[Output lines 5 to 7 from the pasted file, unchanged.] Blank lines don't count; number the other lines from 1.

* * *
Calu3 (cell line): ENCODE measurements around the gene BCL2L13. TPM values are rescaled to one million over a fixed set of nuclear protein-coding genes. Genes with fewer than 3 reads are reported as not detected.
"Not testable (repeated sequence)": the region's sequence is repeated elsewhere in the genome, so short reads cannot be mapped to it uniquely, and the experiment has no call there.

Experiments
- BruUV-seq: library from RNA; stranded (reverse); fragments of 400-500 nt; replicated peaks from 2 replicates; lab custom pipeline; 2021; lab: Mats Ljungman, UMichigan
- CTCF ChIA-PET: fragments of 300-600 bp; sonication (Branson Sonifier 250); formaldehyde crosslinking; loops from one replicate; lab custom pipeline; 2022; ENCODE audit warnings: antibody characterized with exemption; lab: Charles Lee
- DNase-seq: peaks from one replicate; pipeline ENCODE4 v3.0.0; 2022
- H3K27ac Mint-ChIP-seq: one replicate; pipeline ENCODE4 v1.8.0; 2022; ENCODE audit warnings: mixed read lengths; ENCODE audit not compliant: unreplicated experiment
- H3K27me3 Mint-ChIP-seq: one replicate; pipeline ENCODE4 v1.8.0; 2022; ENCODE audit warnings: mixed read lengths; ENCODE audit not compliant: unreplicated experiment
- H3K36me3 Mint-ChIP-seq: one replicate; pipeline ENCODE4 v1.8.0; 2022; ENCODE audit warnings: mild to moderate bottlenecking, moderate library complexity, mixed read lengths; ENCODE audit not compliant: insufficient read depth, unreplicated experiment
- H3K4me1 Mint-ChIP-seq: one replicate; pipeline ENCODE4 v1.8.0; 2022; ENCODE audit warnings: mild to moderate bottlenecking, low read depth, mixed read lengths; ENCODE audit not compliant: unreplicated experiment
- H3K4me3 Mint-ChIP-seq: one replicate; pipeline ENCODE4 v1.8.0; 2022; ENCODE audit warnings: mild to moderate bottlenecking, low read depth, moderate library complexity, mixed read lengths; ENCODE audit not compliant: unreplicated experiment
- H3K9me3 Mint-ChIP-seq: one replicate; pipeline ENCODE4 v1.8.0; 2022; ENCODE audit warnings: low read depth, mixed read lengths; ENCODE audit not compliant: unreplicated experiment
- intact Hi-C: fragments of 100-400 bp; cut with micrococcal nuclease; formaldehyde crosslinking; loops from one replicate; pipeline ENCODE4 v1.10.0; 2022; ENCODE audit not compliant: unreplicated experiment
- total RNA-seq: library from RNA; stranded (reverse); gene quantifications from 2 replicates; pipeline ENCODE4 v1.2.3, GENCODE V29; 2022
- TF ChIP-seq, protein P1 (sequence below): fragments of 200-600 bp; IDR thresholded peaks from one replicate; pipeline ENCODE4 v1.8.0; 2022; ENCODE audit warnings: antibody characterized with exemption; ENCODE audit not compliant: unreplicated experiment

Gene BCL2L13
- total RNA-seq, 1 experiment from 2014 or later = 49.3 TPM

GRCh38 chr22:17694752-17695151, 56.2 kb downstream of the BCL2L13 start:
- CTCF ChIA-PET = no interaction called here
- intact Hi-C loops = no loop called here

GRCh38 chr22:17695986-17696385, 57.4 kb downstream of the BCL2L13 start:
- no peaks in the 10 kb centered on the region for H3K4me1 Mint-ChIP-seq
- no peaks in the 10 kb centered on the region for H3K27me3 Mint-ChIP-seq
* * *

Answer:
- CTCF ChIA-PET: fragments of 300-600 bp; sonication (Branson Sonifier 250); formaldehyde crosslinking; loops from one replicate; lab custom pipeline; 2022; ENCODE audit warnings: antibody characterized with exemption; lab: Charles Lee
- DNase-seq: peaks from one replicate; pipeline ENCODE4 v3.0.0; 2022
- H3K27ac Mint-ChIP-seq: one replicate; pipeline ENCODE4 v1.8.0; 2022; ENCODE audit warnings: mixed read lengths; ENCODE audit not compliant: unreplicated experiment